Potential Space

by Lorrie Goldin, LCSW, Impulse Staff Writer
When I was diagnosed with cancer last year, I asked the surgeon if I would be able to work while undergoing chemo. "Physically, you'll be fine," she said. "But I wouldn't want to pay money to a therapist who was dealing with cancer."

We must always be sufficiently present to avoid harming our patients or ourselves, whatever our preoccupying circumstances. Life-threatening illness complicates this responsibility. But does personal vulnerability mean professional suicide? Betty Hellman notes that she never disclosed her cancer while undergoing treatment, fearing the impact on her practice.

Containment is essential in our work. It guards against impingement and deepens the therapy. The myth of the intact healer, however, fosters not appropriate containment but a closeting of self that can lead to disturbing denial. Analysts Andrew and Amy Morrison dealt openly with the latter's terminal cancer because of the damage they'd observed when colleagues kept their own serious illnesses secret.

Of course, many patients come to therapy with histories of traumatic intrusion; we rightfully reveal little so as not to re-injure them. Yet equally harmful is the taboo against discussing--or even acknowledging--reality. Patients long accustomed to being told their perceptions are wrong or unwelcome learn to keep quiet. Left alone in shame to wonder and distort, they also learn to stifle feelings and curiosity while blaming and distrusting themselves. Too little therapist disclosure can also recapitulate destructive dynamics.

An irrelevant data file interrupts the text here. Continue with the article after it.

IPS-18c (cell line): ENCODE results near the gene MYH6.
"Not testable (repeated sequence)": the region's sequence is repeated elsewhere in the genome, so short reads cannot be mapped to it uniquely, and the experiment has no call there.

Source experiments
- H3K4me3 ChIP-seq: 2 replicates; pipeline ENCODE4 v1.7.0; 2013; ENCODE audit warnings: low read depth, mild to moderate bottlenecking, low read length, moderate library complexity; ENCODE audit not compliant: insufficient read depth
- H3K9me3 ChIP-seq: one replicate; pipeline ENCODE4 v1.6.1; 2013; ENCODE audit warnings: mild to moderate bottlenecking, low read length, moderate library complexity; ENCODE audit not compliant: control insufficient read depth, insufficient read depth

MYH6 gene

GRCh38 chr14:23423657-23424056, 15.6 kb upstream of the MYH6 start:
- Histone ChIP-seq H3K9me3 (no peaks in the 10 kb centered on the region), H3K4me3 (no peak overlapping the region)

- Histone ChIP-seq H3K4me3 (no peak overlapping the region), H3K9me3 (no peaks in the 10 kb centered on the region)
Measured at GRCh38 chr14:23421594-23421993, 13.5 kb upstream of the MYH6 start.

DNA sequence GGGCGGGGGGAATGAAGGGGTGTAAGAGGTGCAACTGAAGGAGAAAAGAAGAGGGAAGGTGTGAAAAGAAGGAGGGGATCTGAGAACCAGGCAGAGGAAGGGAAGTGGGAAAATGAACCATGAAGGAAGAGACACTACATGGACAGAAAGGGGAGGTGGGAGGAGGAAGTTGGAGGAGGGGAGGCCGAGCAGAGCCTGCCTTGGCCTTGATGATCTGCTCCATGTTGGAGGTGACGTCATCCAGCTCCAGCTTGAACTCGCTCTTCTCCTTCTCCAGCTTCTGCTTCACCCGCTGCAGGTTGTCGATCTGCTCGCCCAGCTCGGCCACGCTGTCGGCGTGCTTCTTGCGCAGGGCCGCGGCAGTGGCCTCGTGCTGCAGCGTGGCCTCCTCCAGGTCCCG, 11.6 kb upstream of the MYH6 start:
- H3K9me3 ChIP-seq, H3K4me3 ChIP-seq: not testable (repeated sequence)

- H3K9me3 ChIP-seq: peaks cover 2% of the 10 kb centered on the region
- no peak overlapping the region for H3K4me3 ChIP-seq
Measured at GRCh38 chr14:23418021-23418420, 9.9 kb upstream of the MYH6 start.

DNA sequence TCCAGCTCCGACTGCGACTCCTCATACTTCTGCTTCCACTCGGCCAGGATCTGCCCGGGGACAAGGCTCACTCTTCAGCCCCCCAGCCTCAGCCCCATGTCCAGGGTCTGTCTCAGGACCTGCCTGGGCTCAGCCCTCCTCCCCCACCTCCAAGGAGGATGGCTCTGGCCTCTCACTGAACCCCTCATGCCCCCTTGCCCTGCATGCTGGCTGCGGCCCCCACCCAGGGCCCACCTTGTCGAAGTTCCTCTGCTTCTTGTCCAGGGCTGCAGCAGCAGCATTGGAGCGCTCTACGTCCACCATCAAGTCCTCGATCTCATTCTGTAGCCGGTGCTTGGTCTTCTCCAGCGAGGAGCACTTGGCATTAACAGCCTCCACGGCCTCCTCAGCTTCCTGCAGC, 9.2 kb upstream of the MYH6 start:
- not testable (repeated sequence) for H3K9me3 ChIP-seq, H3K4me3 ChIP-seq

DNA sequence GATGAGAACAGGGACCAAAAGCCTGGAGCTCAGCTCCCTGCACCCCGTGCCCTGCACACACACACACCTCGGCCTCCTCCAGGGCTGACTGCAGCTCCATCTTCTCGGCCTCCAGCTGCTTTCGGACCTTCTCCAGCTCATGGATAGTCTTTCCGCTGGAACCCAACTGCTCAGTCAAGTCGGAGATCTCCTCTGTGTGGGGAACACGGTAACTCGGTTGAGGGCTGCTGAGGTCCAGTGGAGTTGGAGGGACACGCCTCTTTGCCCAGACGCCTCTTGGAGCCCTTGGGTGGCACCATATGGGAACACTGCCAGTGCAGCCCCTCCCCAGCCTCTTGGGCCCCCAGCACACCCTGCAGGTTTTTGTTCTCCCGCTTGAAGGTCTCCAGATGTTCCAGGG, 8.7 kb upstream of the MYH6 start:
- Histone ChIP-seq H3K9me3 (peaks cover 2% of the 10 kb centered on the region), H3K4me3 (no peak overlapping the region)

Mindful of these complexities in revealing my cancer, I tried to strike a balance between opacity and transparency, answering most questions directly while also exploring feelings and associations.

My patients responded with heartfelt concern. Almost all wanted to know more but hesitated to ask out of a fear of being seen as intrusive or inappropriate. We explored their ambivalence about knowing, and whether they felt intruded upon. Unsurprisingly, my cancer evoked issues of caretaking, inhibition, mortality, abandonment, and loss. But most pronounced was a profound feeling of mutual care and attachment.

Cancer also brought greater clarity and a sense of urgency. I felt opened up in a way that made me more present, better able to bear my patients' raw affects, and more inclined to get to the heart of things.

During the eight months my cancer was an inescapable presence in the room, I am sure I missed many opportunities with my patients. But isn't this always the case? A truism of therapy is that such occasions will come around again. Banishing the myth of the intact healer instead of our vulnerability enables us to better explore the fraught and fertile opportunities that arise when life inevitably intrudes.